We were watching Denis Villenueve’s Prisoners in our apartment. Someone might have been cutting onions during the scene where Hugh Jackman, the father of a missing daughter tells Detective Loki, played by Jake Gyllenhall, “She’s wondering why I’m not there to rescue her! Do you understand that? Me, not you! Not you! but me! every day!” I felt that.
This subject matter strikes a different chord after fatherhood. I’m admittedly, a pretty emotional person, and bringing children into this awful world has only heightened those feelings.
The movie triggered a hazy memory. I remembered a house I once lived in, and I lived in many, it was one of the better houses I have resided in, located on the corner of 22nd avenue and Parsons Boulevard. It has long since been knocked down and replaced with a larger house that has much less character. I can remember playing on the side of the house with my toys: G. I. Joes and Tonka trucks. I can remember some not so pleasant things as well.
The memory that came to mind during the movie was standing out front, holding my mothers hand while police searched our house and every other house on the block. I always second guess myself, but more times than not I second guess my memory. Did that really happen or did my imaginative mind manufacture it? So I started to dig. When is your earliest memory? Because I was three at the time this devastating, and life shattering tragedy occurred.
A small article was published in the New York Times on July 19th, 1984. It read, “An extensive search was underway yesterday for a 12-year-old Queens girl who disappeared Monday morning after going to a Flushing bank to make a deposit for her parents.
The police said the girl, Antonella Mattina of 144-47 29th Avenue in Flushing, is white, 5 feet tall, weighs 90 pounds and has brown eyes and brown hair. She was wearing blue shorts, a white top with red, white and blue stripes and white tennis shoes.
She was last seen at about 11 am at the Citibank branch in the Linden Vue Shopping Center at Willets Point Boulevard and Parsons Boulevard.”
I can attest that when I was 12 I was all over the neighborhood without my parents having any real idea of where I was or what I was doing. In this sickening world where kidnappings and abductions are occurring more frequently and more brazenly I can’t imagine letting my kids go anywhere alone. I’ve always been an anxious person and now I’m a helicopter parent. It’s heartbreaking to read about the Mattinas, Italian immigrants, who entrusted their daughter with an innocent task that altered their lives forever. How could they have known?
The self-inflicted torture must have gutted them. All those what if’s rattling around your mind. Why didn’t I go with her? Why didn’t I deposit the check myself? How could you not harbor blame? Even if it is not your fault.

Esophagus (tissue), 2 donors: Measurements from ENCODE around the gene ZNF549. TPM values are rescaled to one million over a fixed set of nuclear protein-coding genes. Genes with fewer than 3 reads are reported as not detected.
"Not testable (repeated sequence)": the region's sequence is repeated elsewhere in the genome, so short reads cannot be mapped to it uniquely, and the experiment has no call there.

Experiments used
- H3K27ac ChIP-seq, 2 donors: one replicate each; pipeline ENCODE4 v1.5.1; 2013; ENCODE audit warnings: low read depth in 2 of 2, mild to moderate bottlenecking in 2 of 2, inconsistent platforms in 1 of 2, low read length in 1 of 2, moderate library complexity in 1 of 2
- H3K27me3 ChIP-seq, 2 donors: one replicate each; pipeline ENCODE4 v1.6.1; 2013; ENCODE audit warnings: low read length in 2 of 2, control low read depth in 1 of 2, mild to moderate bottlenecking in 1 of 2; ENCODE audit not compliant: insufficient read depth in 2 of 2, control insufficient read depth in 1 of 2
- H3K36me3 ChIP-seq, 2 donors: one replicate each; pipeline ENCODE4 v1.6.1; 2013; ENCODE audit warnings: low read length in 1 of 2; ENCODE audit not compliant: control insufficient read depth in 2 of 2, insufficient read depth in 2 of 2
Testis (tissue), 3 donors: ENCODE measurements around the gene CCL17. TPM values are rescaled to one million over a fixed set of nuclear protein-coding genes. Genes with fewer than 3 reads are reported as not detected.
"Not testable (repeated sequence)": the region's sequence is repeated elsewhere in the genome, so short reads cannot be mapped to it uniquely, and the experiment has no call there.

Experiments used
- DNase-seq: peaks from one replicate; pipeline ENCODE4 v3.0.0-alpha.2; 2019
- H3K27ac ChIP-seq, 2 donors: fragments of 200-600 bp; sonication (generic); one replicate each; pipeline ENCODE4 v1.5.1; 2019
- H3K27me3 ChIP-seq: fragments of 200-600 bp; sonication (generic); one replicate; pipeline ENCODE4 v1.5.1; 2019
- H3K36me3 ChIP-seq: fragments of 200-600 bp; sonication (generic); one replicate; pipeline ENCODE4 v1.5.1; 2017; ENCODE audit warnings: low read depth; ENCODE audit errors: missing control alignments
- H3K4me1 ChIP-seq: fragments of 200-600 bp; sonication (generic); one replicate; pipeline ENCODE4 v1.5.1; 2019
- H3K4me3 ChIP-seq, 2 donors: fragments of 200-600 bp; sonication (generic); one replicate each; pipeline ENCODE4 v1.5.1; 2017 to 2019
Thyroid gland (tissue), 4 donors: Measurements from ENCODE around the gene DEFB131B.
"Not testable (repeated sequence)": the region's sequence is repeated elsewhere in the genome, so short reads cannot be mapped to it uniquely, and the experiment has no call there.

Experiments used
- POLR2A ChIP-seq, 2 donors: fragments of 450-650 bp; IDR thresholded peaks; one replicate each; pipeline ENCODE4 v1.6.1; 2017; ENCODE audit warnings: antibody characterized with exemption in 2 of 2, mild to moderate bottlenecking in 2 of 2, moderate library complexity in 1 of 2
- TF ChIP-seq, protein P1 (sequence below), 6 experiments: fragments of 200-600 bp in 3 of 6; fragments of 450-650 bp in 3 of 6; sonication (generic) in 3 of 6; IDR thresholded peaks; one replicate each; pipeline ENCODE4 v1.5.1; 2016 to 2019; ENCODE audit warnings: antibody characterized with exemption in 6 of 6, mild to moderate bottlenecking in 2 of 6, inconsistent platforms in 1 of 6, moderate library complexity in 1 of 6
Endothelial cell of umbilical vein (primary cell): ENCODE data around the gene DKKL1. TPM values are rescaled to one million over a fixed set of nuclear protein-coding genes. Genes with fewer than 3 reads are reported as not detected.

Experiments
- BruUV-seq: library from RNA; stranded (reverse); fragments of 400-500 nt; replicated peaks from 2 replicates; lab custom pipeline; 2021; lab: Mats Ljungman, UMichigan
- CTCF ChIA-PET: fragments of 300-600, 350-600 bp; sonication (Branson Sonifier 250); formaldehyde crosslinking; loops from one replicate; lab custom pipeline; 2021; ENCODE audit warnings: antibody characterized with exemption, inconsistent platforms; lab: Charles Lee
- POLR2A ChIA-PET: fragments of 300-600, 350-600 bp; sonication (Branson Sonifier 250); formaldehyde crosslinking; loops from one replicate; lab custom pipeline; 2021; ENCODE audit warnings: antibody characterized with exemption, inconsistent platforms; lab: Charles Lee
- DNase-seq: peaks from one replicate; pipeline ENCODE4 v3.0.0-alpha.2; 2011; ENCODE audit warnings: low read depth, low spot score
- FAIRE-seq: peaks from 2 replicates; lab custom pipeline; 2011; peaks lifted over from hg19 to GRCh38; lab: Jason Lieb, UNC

The Mattina family took the papers again in ’85 begging for Antonella to be returned. Antonella never came home.
The remains of a 12-year-old girl were found on Thanksgiving in 1987, in a shallow grave, 40 feet off the Taconic State Parkway, in Yorktown, northern Westchester County. The girl was identified as Antonella Mattina according to Detective McConville, a spokesman for the NYPD. Her identity was confirmed by the braces on her teeth. She had been decapitated.
I’m sure no amount of time has eased their grief.
It is alleged by authors Kevin F. McMurray and David Paul, in their book “Unearthing a Serial Killer” that Alex Mengel, a Guyanese immigrant, who killed a Westchester police officer during a traffic stop on the Saw Mill Parkway on February 24, 1985, is responsible for Antonella’s disappearance and Murder. Mengel’s brother, Gustav, a registered sex offender residing in Florida, had owned a home a few blocks away from the Linden Vue Shopping center where she was abducted.
Mengel was arrested in Toronto after crashing during a car chase with police. He was driving a white Toyota that belonged to a woman he had carjacked and kidnapped in Dobbs Ferry. Police found her scalp in the backseat of the car. Her body would later be found in March 1985, in East Durham, Upstate New York.
Mengel’s own car was discovered in The Bronx, inside his wallet were pictures of five teenage girls.
There was no confession about Antonella from Mengel, or any other murders he may have committed, because during transport to Westchester County Jail he attacked the officer seated next to him, by biting the officer’s neck. The officer driving the unmarked car, shot and killed Mengel.
Is it likely Alex Mengel was responsible for poor Antonella’s fate? He certainly seems capable based on his behavior. The authors raise a valid question. Who are the pictures in his wallet of and what happened to those girls?
It’s estimated that between 25 and 50 serial killers are active in the US each year and apparently on average, you will walk past 36 murderers in your lifetime. And one potentially stalked a shopping center where my mother brought me to buy me G. I. Joes.
I can’t imagine the heartache and the void in the Mattinas lives after this nightmare. I would think the upcoming holiday is not an easy one for them to celebrate, but their story and others like theirs should make you thankful that the ones you love more than anything have not been taken from you. Now go check on your kids.